Now twenty years old, the Australian film Two Hands was one of the first demonstrations of Heath Ledger’s awesome talent. Blake Howard unpacks this crime classic, which keeps getting better with time.
Alex (Rose Byrne) is wandering around the sun-drenched Kings Cross streets armed with a camera. In the late nineties, Sydney’s infamously sleazy nightspot had cemented its soiled cesspool status. Walking through the Cross during the day, however, is like walking over the body of a gigantic, heavy, sleeping, nocturnal beast. In the cover of darkness, the imperfections are veiled by all sorts of sordid distractions. With the sun beating down, the cockroaches have scattered into the cracks, and it has a rare empty feeling.
It’s at this moment that Jimmy (Heath Ledger) happens upon her. Jimmy has one instruction for his future job for Cross’ footy-short wearing crime king Pando (Brown Brown): don’t be late. Alex inspires a diversion. It’s a loaded and awkward encounter – taking place twelve minutes into this classic movie, Two Hands – which blooms when Jimmy discusses her camera (a serious piece of Minolta SLR machinery for 1999).
Jimmy gets in a fight stance; Alex takes a snap and gives a little appreciative chuckle. Jimmy begs Alex to let him take one of her, with the following reassurance: “I promise I’m not going to run off with your camera, ayyy.” Ledger’s smile punctuates that line. It’s in that moment Australia’s most dynamic, charming, and downright prodigiously talented actor of a generation truly announced his arrival. Ledger had graced our screens before, but not like this.
Alex hands Jimmy the camera; he readies the lens. Jimmy asks Alex to do something, but neither of them knows what that should be. Director Gregor Jordan then flexes his Hitchcock film muscle and homages Rear Window. Jimmy nurses Alex’s SLR, the camera presses in. The aching score swells and just like Jimmy Stewart, our Jimmy raises his eyes from the viewfinder to the subject in disbelief. Alex stares. Rose Byrne’s alluring beauty is staggering. The exchange is mesmerising. Byrne’s effortless, hypnotic appeal is encased in an ambivalent mystique. It’s a profound potential for another life that would not be accessible without the camera. Ledger pivots from oozing charm to distracted and shaken.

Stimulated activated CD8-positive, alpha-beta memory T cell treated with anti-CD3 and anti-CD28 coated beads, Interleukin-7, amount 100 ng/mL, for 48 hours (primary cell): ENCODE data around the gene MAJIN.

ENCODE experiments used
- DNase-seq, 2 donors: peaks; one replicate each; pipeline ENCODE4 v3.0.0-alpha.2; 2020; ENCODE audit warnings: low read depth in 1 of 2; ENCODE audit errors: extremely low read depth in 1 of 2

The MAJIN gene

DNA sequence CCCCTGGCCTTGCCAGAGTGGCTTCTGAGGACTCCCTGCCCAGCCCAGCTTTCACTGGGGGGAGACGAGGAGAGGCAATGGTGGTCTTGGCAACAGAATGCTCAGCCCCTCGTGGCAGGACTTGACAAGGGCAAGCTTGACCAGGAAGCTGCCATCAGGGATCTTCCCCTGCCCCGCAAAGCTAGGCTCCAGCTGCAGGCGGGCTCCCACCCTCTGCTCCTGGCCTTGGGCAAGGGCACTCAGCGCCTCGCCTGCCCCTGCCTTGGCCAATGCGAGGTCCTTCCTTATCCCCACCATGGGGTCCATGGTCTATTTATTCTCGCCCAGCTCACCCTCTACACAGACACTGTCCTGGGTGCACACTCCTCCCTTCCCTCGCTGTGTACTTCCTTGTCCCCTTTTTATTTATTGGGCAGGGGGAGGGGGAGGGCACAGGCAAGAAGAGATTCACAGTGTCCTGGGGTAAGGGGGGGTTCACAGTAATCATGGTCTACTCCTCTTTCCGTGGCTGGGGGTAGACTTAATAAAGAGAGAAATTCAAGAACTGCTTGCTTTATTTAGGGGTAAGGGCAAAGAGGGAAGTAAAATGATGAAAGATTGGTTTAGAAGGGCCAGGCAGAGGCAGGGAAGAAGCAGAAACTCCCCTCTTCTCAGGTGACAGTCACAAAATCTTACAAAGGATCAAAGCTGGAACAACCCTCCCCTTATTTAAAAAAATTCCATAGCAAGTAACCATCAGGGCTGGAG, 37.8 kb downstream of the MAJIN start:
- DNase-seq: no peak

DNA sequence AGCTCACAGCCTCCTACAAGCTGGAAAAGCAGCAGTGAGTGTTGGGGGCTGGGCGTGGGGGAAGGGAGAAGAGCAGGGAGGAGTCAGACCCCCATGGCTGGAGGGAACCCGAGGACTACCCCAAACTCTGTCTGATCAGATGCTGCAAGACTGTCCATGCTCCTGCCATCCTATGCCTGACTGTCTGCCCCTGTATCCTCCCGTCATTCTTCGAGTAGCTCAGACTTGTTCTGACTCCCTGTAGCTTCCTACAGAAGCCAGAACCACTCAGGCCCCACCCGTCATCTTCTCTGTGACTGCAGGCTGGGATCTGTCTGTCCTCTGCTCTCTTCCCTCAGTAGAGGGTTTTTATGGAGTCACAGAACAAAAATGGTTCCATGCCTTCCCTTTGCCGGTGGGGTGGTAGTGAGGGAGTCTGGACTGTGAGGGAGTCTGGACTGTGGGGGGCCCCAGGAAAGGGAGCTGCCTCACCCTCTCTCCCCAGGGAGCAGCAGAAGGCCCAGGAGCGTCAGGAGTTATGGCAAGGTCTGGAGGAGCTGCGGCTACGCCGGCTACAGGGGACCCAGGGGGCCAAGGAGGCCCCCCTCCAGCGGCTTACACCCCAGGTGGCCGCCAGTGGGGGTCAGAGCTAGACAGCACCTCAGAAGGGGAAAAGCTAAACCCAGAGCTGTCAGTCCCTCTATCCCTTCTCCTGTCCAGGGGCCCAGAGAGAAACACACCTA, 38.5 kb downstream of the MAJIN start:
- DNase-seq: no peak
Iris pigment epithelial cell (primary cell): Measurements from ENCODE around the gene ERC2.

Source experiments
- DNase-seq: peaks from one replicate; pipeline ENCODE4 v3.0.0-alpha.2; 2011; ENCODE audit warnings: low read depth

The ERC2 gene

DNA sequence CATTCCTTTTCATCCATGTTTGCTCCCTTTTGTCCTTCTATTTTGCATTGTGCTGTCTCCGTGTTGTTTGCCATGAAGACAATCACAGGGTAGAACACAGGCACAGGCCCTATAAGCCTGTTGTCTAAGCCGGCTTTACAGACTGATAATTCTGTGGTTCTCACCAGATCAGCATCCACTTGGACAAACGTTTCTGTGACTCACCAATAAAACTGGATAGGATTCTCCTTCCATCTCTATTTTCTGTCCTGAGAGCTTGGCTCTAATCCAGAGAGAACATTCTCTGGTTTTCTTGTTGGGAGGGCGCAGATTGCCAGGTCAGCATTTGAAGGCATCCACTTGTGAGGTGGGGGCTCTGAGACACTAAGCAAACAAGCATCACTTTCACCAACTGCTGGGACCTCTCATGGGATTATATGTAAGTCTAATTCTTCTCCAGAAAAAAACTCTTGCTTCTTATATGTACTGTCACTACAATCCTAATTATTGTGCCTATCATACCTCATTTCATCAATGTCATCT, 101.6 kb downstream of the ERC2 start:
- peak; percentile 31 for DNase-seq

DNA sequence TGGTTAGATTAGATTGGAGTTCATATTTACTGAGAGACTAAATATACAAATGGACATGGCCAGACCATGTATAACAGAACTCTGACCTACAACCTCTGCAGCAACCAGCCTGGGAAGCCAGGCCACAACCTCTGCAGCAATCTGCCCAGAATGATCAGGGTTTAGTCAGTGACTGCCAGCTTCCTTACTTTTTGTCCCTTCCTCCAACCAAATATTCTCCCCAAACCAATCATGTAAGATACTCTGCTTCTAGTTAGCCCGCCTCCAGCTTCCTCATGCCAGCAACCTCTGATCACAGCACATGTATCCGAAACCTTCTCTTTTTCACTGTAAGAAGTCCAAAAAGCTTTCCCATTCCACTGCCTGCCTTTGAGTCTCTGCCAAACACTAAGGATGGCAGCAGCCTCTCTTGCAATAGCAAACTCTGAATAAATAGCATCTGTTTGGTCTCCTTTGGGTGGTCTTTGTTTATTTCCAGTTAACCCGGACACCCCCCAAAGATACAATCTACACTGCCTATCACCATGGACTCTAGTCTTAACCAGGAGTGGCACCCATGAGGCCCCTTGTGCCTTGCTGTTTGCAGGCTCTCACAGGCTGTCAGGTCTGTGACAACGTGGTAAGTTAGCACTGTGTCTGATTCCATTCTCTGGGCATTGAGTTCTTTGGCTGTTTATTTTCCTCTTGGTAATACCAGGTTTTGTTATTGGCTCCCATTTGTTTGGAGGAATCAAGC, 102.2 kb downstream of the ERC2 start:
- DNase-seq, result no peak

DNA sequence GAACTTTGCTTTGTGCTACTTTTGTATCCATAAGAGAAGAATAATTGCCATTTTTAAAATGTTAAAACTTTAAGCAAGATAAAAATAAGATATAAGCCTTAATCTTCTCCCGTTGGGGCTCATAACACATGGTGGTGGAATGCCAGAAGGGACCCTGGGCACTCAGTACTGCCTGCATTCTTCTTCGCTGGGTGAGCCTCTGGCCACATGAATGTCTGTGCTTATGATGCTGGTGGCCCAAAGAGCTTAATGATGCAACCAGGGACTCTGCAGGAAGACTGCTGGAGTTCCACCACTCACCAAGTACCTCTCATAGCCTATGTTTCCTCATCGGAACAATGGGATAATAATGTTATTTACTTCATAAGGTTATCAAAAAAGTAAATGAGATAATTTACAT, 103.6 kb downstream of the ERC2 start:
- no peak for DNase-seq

This exchange is a sustained lightning strike. Two Hands, Gregor Jordan’s kick-the-fucking-door-down directorial debut, scorched Australian cinematic soil irrevocably with Ledger and Byrne’s star power.
A hilariously absurd Sydney crime tale, Two Hands follows Jimmy, a nightclub bouncer turned potential courier for the king of Sydney’s King’s Cross, Pando. Jimmy’s first delivery fails miserably, resulting in him being relieved of $10,000 of Pando’s money and evading head henchman Acko’s (David Field). With the help of his brother’s old flame Deidre (Susie Porter), he lines up an armed robbery to get his hands on enough money to pay back the debt and save his life.
Thumbs Up and Down – Ying and Yang
When you talk about the critical reception for Two Hands, two names immediately jump to mind from that point in Australia: Margaret Pomeranz and David Stratton. The Movie Show was a fixture on SBS, and their reception of Australian movies were “make or break” at the local box-office. Their mostly glowing reviews only struggled with the spiritual storyline of the film, and that’s something that deserves more focus. Jimmy’s brother ‘The Man’ (played by Steven Vidler) was derided as “silly.”
But in this essential portrayal of Australia, Jordan posits dark blemishes in the past that, as much as we attempt to bury them, refuse to lay low. Jordan’s manifestations of karma make light of unease in the hidden layer of the Australian consciousness. It feels like Jordan began to tap into a vein of emerging thought. The Australian New Wave in the 1970s tackled the haunting reality of Australia’s past overtly in films like The Last Wave. Two Hands stitches it into the fabric of the city with Indigenous eccentrics pausing from day drinking to be photographed or homeless, abandoned children discarded from society (some also Indigenous) always hustling in and around these tourist icons. Two Hands shows the dirt under the fingernails of this city on the precipice of Olympic status.
Just too good to be true
Australian movie consumers are fickle bastards. Despite producing talent like Ledger and being privy to his star power in advance of the world in Two Hands, Australia needed international audiences to legitimise him, which came through the success of 10 Things I Hate About You.